If you’re old enough to remember the Spyro the Dragon games from the first time around, you may remember them in a tricky way. It’s sort of like that great movie from when you were a kid that's hard to rewatch nowadays because it’s so dated. The jokes are offensive, the effects are silly, and you can’t quite explain to your younger friends why it was so meaningful to you. It is, though. It makes you grin just thinking about it. Platformers are the same way sometimes. It’s easy to forget the things that frustrated you as a kid, and remember the world it let you imagine in your head. When given an update, however, you get to actually see that world.
There are things in Spyro Reignited Trilogy (which includes 1998's Spyro the Dragon, 1999's Spyro 2: Ripto's Rage, and 2000's Spyro: Year of the Dragon) that will wow your senses. The updated graphics are beautiful and the updated dragon designs make you want to watch an animated series based on this game. They have personalities and props now, and when the ones you free only say thank you, you’re a bit disappointed because they look so cool that you want to get to know them. The return of voice actors like Tom Kenny as Sypro are going to give you all the nostalgic shivers, as will the little naked sheep you just torched. You’re also going to love the new sound design and soundtrack, though you can use the pause menu to access the old one if you really need a bit more of an old-time-y kick.
There are definitely some frustrations here that haven’t gone away with time. Camera angles are still going to drive you bonkers. There are moments like the hula girls challenge in Ripto’s Revenge where you have to rely on controls that aren’t much better than they used to be. Remember when hours of gameplay were added on to a game because of the infinite number of times you had to do the same damn thing? Or when load times were so long that you could get up, go to the bathroom and get a box of Cheez-Its before you got to the next level? Okay, they’re not that long, but they’re far longer than they should be. In Spyro the Dragon, you can’t enter the water, and if you forget that (because you can swim in the other two games), you’re going to be waiting for a lot of reloading. You’re going to see things you know you could jump over but the game won’t let you, or doors that you should be able to open that you can’t. That stuff doesn’t get any less frustrating over time. Still, you know what type of game you came here for, and if you need endless detail and short load times, there are thousands of other games you can play. This all goes with the territory. There is also a great sense of satisfaction in beating something you’ve tried over and over again with no luck. You did it! You freed the prisoner! Finally! Older gamers who played these way back when are going to understand this satisfaction in a way that younger gamers might not.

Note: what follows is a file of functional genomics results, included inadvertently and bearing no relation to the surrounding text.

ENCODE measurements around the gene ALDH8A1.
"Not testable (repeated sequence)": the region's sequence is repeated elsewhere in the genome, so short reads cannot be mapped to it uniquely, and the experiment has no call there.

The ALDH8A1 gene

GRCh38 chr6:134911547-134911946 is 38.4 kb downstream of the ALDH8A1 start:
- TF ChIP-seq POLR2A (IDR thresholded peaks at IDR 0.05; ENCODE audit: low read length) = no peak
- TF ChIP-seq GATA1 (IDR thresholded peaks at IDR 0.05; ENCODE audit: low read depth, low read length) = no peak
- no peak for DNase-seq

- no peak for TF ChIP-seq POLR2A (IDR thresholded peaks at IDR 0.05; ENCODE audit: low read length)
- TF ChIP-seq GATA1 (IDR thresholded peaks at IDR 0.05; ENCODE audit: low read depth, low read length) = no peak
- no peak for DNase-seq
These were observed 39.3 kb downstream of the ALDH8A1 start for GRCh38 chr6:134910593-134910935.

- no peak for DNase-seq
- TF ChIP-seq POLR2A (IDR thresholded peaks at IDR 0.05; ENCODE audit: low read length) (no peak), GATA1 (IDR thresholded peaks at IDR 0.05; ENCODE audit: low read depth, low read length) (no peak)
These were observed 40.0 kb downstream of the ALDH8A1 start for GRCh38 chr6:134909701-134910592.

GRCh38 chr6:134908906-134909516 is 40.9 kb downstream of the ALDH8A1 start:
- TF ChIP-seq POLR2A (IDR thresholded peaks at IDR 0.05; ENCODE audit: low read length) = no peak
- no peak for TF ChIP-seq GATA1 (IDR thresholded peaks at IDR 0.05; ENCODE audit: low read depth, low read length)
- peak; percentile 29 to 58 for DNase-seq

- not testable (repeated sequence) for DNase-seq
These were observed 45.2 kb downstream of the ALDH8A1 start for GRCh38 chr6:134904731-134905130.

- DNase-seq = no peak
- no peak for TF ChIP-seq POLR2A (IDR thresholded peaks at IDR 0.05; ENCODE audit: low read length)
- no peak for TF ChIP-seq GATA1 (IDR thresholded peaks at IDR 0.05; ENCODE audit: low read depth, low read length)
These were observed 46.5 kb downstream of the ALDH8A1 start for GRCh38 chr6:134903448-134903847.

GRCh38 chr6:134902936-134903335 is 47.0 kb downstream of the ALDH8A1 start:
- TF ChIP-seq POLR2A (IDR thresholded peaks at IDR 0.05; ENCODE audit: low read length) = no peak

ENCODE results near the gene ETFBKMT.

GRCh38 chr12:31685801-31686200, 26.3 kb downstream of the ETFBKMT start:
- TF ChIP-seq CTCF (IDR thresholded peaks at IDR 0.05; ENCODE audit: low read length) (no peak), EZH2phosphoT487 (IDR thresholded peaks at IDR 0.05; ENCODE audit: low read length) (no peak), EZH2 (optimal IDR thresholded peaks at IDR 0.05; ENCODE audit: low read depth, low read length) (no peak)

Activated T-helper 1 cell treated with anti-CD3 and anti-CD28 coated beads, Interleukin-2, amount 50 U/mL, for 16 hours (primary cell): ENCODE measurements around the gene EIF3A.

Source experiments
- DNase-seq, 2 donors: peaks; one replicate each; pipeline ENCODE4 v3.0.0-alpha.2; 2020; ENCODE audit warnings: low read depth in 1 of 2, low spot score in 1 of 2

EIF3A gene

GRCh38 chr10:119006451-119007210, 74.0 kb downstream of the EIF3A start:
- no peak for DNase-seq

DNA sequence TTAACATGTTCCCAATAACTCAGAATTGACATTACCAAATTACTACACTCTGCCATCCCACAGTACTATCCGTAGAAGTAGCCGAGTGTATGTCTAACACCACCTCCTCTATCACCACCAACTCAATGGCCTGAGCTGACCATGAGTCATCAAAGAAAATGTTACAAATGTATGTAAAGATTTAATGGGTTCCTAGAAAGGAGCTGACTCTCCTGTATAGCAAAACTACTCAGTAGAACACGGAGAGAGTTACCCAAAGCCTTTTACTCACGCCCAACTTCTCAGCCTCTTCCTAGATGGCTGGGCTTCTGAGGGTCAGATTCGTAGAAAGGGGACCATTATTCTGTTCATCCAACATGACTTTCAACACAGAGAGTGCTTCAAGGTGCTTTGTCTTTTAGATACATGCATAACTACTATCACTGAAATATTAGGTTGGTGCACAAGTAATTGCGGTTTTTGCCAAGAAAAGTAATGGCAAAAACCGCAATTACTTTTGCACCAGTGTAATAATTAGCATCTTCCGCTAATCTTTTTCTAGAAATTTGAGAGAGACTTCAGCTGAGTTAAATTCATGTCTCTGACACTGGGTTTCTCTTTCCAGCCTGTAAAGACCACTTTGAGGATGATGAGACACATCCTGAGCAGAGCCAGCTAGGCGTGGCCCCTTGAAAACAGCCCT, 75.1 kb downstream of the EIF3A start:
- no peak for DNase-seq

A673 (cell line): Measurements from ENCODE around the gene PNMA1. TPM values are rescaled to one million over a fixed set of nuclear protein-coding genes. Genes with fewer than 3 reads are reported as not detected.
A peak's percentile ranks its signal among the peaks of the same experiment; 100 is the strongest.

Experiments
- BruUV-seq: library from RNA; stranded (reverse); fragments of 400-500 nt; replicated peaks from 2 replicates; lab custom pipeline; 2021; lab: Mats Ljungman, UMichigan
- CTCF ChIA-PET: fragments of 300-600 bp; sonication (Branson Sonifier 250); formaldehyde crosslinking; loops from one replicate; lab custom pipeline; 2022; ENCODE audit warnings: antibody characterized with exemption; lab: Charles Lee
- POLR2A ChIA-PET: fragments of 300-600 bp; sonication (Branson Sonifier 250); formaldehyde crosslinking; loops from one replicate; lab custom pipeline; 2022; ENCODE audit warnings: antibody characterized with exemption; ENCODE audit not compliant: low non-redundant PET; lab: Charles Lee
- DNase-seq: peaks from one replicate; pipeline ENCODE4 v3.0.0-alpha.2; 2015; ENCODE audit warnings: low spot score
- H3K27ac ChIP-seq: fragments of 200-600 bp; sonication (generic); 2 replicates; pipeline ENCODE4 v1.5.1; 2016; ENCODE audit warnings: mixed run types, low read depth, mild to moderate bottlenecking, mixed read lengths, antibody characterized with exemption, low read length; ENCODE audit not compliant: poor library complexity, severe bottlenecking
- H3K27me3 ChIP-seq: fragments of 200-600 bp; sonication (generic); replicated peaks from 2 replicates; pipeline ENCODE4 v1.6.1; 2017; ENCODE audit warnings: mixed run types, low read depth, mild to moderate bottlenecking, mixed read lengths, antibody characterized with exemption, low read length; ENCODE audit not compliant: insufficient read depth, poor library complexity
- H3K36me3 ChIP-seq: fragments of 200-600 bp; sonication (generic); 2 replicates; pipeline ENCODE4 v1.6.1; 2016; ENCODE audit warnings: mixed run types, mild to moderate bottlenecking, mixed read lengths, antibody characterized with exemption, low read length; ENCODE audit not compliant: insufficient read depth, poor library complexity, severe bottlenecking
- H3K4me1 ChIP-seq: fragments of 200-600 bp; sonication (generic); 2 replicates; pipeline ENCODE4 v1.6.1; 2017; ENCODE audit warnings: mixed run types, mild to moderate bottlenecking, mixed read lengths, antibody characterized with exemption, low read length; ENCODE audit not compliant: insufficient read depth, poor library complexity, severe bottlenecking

There is also something joyous about a collection game. Modern gamers might experience the same thing with mobile collection games. You get all the gems and you feel like you accomplished something. There is also something very soothing about their simplicity. There isn’t much to discover that the average gamer won’t get. You don’t have to read guides to find all the Easter eggs that you would in more modern games. In a way, that’s why mobile games are so popular. They can be pretty mindless while being beautiful. They can challenge your brain without taking up all the space in it. Though younger gamers might find the lack of challenges frustrating, all they have to do is conquer a hard part, and feel the thrill of something so shiny and hard candy-like being under their control to be won over.
Spyro Reignited Trilogy is going to remind you of the reasons you threw your controller through the window that one time, but it’s also going to remind you of the satisfaction of bumbling through a world as a sass-talking little purple dragon who saves the day. It’s definitely worth a play.
Spyro Reignited Trilogy is available right now for PS4 and Xbox One.